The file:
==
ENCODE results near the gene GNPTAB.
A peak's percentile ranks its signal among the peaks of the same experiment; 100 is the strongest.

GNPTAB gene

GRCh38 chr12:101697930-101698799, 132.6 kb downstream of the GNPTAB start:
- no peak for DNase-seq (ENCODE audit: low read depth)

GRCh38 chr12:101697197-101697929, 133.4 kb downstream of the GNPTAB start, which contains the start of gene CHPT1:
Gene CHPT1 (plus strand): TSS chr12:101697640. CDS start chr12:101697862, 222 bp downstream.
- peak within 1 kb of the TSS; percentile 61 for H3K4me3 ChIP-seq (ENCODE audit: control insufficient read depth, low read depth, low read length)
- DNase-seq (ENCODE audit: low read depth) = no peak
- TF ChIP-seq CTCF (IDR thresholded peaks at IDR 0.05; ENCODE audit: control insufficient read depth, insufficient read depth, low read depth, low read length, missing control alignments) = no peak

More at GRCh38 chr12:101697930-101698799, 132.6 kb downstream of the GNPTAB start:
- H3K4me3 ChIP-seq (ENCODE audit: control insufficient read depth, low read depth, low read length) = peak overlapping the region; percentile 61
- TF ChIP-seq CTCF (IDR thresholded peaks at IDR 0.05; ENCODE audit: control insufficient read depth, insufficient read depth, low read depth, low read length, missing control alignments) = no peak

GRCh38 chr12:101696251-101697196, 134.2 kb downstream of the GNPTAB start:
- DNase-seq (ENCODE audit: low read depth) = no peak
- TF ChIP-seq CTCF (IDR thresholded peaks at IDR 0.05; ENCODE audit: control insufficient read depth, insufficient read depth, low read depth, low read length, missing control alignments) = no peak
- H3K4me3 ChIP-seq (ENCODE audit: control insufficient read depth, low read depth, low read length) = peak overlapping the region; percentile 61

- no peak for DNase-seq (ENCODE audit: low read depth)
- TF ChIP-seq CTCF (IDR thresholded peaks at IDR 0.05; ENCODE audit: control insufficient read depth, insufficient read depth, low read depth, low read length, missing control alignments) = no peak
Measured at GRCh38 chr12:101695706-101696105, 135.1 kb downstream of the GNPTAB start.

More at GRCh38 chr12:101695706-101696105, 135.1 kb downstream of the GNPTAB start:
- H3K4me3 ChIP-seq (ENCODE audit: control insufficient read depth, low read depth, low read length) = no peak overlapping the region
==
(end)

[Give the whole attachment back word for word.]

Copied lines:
ENCODE results near the gene GNPTAB.
A peak's percentile ranks its signal among the peaks of the same experiment; 100 is the strongest.

GNPTAB gene

GRCh38 chr12:101697930-101698799, 132.6 kb downstream of the GNPTAB start:
- no peak for DNase-seq (ENCODE audit: low read depth)

GRCh38 chr12:101697197-101697929, 133.4 kb downstream of the GNPTAB start, which contains the start of gene CHPT1:
Gene CHPT1 (plus strand): TSS chr12:101697640. CDS start chr12:101697862, 222 bp downstream.
- peak within 1 kb of the TSS; percentile 61 for H3K4me3 ChIP-seq (ENCODE audit: control insufficient read depth, low read depth, low read length)
- DNase-seq (ENCODE audit: low read depth) = no peak
- TF ChIP-seq CTCF (IDR thresholded peaks at IDR 0.05; ENCODE audit: control insufficient read depth, insufficient read depth, low read depth, low read length, missing control alignments) = no peak

More at GRCh38 chr12:101697930-101698799, 132.6 kb downstream of the GNPTAB start:
- H3K4me3 ChIP-seq (ENCODE audit: control insufficient read depth, low read depth, low read length) = peak overlapping the region; percentile 61
- TF ChIP-seq CTCF (IDR thresholded peaks at IDR 0.05; ENCODE audit: control insufficient read depth, insufficient read depth, low read depth, low read length, missing control alignments) = no peak

GRCh38 chr12:101696251-101697196, 134.2 kb downstream of the GNPTAB start:
- DNase-seq (ENCODE audit: low read depth) = no peak
- TF ChIP-seq CTCF (IDR thresholded peaks at IDR 0.05; ENCODE audit: control insufficient read depth, insufficient read depth, low read depth, low read length, missing control alignments) = no peak
- H3K4me3 ChIP-seq (ENCODE audit: control insufficient read depth, low read depth, low read length) = peak overlapping the region; percentile 61

- no peak for DNase-seq (ENCODE audit: low read depth)
- TF ChIP-seq CTCF (IDR thresholded peaks at IDR 0.05; ENCODE audit: control insufficient read depth, insufficient read depth, low read depth, low read length, missing control alignments) = no peak
Measured at GRCh38 chr12:101695706-101696105, 135.1 kb downstream of the GNPTAB start.

More at GRCh38 chr12:101695706-101696105, 135.1 kb downstream of the GNPTAB start:
- H3K4me3 ChIP-seq (ENCODE audit: control insufficient read depth, low read depth, low read length) = no peak overlapping the region